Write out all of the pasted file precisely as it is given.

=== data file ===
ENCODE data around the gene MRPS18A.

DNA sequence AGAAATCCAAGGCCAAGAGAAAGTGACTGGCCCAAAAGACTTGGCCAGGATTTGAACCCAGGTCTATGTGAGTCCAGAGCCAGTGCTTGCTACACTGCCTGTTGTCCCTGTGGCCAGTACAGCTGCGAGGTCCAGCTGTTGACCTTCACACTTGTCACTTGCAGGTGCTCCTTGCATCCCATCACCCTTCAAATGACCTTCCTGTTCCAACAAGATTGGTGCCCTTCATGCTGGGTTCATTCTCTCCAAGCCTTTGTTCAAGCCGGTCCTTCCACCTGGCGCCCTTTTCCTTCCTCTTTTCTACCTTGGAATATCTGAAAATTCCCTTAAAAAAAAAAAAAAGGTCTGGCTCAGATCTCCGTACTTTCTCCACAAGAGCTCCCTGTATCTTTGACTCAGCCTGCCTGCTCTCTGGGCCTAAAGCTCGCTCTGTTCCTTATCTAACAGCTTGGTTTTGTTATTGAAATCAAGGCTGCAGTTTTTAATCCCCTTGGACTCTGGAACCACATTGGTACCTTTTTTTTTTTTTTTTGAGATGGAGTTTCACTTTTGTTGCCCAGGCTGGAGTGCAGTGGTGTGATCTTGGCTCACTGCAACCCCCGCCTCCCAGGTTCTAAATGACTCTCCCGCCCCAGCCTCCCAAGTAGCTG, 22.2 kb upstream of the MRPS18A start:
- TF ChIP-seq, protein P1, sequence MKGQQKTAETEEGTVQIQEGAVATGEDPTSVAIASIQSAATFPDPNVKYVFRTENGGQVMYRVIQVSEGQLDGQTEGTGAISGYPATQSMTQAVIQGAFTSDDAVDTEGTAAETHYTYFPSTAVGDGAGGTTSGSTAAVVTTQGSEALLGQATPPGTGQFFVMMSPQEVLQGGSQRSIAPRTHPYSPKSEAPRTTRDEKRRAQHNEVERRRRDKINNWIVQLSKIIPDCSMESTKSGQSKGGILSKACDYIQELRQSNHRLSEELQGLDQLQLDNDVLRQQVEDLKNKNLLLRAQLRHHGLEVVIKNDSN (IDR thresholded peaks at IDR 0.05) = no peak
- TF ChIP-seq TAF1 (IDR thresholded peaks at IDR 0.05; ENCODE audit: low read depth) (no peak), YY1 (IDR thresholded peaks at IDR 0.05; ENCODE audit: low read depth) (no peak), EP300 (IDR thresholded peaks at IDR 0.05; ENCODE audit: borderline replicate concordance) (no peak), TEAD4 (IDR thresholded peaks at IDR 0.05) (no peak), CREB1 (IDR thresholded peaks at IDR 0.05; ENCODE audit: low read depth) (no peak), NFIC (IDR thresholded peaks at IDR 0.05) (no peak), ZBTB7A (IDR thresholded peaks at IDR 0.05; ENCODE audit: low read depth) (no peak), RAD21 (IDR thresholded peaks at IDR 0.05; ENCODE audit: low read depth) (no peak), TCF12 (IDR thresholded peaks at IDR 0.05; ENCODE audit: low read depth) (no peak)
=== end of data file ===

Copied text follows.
ENCODE data around the gene MRPS18A.

DNA sequence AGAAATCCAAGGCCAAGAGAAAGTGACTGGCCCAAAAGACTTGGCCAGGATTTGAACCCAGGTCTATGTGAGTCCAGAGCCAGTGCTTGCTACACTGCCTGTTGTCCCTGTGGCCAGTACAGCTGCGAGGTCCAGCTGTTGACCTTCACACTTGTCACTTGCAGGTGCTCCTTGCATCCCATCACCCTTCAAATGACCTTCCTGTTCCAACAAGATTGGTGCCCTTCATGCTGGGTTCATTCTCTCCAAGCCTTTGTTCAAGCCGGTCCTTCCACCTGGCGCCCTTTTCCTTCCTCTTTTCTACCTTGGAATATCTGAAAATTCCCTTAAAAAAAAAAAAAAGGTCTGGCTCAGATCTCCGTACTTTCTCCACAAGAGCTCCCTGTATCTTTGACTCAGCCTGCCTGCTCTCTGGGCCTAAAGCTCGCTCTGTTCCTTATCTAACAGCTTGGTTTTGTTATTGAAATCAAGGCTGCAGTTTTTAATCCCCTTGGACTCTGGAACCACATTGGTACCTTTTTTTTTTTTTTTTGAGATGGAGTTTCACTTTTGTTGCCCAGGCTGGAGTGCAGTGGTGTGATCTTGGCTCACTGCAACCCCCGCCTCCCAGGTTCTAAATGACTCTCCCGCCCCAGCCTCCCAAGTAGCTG, 22.2 kb upstream of the MRPS18A start:
- TF ChIP-seq, protein P1, sequence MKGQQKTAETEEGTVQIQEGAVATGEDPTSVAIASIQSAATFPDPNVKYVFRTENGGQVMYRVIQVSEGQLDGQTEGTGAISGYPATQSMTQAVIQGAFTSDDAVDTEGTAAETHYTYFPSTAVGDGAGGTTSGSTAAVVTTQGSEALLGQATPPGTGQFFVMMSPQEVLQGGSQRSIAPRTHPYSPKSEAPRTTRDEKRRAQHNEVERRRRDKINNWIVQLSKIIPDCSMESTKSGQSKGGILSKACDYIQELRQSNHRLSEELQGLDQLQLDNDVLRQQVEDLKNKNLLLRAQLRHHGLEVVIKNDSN (IDR thresholded peaks at IDR 0.05) = no peak
- TF ChIP-seq TAF1 (IDR thresholded peaks at IDR 0.05; ENCODE audit: low read depth) (no peak), YY1 (IDR thresholded peaks at IDR 0.05; ENCODE audit: low read depth) (no peak), EP300 (IDR thresholded peaks at IDR 0.05; ENCODE audit: borderline replicate concordance) (no peak), TEAD4 (IDR thresholded peaks at IDR 0.05) (no peak), CREB1 (IDR thresholded peaks at IDR 0.05; ENCODE audit: low read depth) (no peak), NFIC (IDR thresholded peaks at IDR 0.05) (no peak), ZBTB7A (IDR thresholded peaks at IDR 0.05; ENCODE audit: low read depth) (no peak), RAD21 (IDR thresholded peaks at IDR 0.05; ENCODE audit: low read depth) (no peak), TCF12 (IDR thresholded peaks at IDR 0.05; ENCODE audit: low read depth) (no peak)